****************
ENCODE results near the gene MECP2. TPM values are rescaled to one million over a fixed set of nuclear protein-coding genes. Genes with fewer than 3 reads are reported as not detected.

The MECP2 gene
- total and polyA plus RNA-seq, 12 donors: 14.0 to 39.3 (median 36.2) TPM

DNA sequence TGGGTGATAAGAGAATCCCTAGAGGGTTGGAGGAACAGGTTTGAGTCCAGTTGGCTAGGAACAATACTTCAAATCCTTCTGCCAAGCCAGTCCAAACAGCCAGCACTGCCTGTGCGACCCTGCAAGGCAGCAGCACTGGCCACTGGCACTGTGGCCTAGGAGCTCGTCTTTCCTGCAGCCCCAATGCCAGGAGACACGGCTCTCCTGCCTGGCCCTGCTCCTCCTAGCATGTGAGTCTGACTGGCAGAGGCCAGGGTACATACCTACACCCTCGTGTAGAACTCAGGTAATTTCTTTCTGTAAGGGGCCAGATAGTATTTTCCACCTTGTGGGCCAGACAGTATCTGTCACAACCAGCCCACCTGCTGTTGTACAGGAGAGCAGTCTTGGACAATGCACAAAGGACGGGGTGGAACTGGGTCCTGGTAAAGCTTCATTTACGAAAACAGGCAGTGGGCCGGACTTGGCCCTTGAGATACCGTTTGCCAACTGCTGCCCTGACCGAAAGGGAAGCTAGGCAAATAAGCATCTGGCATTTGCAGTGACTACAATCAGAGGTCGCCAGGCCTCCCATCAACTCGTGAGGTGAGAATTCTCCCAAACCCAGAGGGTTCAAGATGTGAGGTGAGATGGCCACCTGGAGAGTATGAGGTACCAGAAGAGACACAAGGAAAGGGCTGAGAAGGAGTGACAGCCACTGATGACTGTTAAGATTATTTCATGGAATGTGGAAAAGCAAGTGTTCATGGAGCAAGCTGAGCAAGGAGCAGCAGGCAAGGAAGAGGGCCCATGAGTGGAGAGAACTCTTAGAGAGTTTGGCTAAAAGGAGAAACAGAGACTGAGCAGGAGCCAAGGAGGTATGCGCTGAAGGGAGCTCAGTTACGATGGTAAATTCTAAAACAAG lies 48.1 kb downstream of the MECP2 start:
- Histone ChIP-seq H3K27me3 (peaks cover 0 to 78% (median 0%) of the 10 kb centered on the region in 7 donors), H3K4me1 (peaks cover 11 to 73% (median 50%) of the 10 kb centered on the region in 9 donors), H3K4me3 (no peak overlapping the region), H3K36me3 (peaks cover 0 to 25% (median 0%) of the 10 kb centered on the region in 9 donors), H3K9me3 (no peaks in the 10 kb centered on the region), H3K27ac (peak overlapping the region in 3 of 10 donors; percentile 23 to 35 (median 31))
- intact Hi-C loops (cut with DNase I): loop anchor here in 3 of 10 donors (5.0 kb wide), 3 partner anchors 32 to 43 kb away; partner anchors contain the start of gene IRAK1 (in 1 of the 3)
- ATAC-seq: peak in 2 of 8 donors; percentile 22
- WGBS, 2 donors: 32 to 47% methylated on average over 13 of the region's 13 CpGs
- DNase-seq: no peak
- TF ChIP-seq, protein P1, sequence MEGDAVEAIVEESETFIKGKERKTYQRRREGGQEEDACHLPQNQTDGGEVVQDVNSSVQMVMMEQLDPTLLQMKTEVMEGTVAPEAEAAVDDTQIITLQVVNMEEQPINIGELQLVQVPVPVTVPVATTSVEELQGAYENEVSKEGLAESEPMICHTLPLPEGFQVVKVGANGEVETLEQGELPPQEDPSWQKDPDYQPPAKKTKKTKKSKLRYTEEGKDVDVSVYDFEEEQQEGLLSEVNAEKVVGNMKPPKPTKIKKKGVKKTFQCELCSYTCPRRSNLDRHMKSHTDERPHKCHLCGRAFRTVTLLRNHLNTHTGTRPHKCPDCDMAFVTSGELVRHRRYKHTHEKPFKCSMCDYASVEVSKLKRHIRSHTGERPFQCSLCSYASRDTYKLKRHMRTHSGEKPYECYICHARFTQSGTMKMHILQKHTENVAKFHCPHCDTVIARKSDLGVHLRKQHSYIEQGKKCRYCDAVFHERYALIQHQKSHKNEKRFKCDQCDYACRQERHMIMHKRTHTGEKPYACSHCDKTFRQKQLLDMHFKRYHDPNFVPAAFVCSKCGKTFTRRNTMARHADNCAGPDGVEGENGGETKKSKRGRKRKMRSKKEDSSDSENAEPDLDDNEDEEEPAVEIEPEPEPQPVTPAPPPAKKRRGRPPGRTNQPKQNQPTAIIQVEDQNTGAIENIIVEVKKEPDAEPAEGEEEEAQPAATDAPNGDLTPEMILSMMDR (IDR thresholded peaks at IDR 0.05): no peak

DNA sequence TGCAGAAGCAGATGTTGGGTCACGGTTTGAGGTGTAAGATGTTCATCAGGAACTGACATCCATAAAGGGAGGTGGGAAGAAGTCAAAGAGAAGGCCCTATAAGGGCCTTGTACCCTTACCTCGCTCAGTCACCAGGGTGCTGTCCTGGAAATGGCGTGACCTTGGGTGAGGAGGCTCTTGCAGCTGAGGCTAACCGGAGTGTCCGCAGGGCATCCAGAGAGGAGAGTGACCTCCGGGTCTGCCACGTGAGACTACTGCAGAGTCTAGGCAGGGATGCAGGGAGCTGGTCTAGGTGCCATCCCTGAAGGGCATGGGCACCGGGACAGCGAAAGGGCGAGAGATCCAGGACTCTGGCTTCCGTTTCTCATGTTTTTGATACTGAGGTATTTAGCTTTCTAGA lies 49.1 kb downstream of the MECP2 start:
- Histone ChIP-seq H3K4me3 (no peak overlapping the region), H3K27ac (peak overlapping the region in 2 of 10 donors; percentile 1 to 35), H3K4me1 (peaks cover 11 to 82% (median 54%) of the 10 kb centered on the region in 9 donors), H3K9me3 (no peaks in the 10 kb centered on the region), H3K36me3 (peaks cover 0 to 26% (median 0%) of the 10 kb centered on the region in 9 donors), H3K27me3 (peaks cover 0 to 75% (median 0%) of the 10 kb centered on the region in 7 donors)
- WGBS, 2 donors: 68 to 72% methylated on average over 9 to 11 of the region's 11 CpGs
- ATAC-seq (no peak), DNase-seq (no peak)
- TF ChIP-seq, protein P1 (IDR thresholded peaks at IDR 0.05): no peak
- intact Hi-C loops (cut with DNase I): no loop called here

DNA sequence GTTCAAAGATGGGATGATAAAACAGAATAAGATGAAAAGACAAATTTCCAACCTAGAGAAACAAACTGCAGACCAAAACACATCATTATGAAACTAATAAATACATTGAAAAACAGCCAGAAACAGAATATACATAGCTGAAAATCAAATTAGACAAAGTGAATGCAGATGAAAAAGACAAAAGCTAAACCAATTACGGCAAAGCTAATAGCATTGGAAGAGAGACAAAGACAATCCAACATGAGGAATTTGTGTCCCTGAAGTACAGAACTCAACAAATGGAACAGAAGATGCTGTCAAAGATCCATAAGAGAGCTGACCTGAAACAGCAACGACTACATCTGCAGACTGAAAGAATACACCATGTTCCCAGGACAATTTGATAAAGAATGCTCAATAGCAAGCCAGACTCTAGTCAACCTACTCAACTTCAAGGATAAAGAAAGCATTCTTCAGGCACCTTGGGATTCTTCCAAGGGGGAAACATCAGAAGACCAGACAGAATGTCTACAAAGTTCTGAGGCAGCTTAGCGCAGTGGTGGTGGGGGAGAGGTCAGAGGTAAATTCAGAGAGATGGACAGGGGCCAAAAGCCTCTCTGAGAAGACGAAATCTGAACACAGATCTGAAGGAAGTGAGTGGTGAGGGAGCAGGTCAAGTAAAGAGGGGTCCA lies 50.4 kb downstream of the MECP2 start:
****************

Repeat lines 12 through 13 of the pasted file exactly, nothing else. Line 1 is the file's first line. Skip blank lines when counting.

- Histone ChIP-seq H3K4me3 (no peak overlapping the region), H3K27ac (peak overlapping the region in 2 of 10 donors; percentile 1 to 35), H3K4me1 (peaks cover 11 to 82% (median 54%) of the 10 kb centered on the region in 9 donors), H3K9me3 (no peaks in the 10 kb centered on the region), H3K36me3 (peaks cover 0 to 26% (median 0%) of the 10 kb centered on the region in 9 donors), H3K27me3 (peaks cover 0 to 75% (median 0%) of the 10 kb centered on the region in 7 donors)
- WGBS, 2 donors: 68 to 72% methylated on average over 9 to 11 of the region's 11 CpGs